It can be hard to deploy machine learning models efficiently. This is due to a number of challenges data scientists routinely face, including:
- Automating deployments
- Scaling model training
- Infrastructure resources
- Offloading training to GPUs
Any one of these challenges can be enough to severely slow how your machine learning models make it into the wild. Which is why more and more data scientists are leaning into Kubernetes.
Flexibility, scalability, and efficiency
While Kubernetes was not originally intended for machine learning workloads, its key capabilities almost perfectly align with the needs of data scientists.
For example, Kubernetes autoscales and distributes workloads across servers—a critical capability for resource-intensive machine learning workloads. Similarly, the ability to reuse deployment resources—an inherent capability in Kubernetes—essentially functions as a default automated deployment engine.
Other strengths of Kubernetes for machine learning include:
- Redistributing workloads automatically if a server fails, which reduces the possibility of model training stopping due to an error
- Native multi-tenancy, making it easy for data scientists to share clusters across workloads or teams
- Direct access to GPUs for offloading
Given all these strengths, it’s only natural to ask why Kubernetes is not already the default platform for machine learning workloads. There are a couple reasons for this, beginning with the increase in architecture complexity that utilizing Kubernetes requires—and the security challenges that come along with it.
Then there’s the fact that many data scientists don’t have a desire—or the time—to learn Kubernetes. The typical machine learning workload, from algorithm writing and data set creation to training and testing—is already taxing.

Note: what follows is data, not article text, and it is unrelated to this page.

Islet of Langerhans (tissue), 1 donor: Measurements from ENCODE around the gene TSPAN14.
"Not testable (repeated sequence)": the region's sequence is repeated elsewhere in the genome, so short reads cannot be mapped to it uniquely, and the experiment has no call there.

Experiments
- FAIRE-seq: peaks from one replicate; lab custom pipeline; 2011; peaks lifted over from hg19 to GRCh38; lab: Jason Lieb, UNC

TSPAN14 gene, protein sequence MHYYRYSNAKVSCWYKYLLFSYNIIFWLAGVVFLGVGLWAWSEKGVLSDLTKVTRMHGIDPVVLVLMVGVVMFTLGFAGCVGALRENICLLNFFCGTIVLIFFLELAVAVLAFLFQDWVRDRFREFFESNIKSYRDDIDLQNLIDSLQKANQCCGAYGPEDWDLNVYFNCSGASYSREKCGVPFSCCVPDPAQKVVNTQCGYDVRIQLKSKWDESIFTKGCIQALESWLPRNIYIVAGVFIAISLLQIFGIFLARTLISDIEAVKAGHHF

But for those data scientists willing to explore Kubernetes, the benefits can be very real once the knowledge climb has been completed.
Taking the stress out of machine learning
One way to remove the hurdles of developing and deploying machine learning models is to streamline your architecture.
To that end, Redapt has put together an accelerator package designed to help organizations of all sizes bridge the gaps that often lead to machine learning initiatives becoming mired down.
Included in this package, which we call the ML Accelerator, is a ready-to-use infrastructure that features:
- HA Kubernetes based on Rancher
- Hardware to support machine learning (and deep learning) workloads, including a base model with 4x100 GPUs
- Workflow management with Kubeflow and ready-built containers
- Self-service Jupyter Notebook for data exploration
- Integration with NVIDIA RAPIDS and Apache Spark
- IT monitoring and alerting via Prometheus and Grafana
Combined, all these tools provide all the necessities for getting up and running with machine learning—all within a production-ready footprint.
To learn more about our ML Accelerator, or for help adopting Kubernetes for your machine learning endeavors, schedule some time to talk with our experts.
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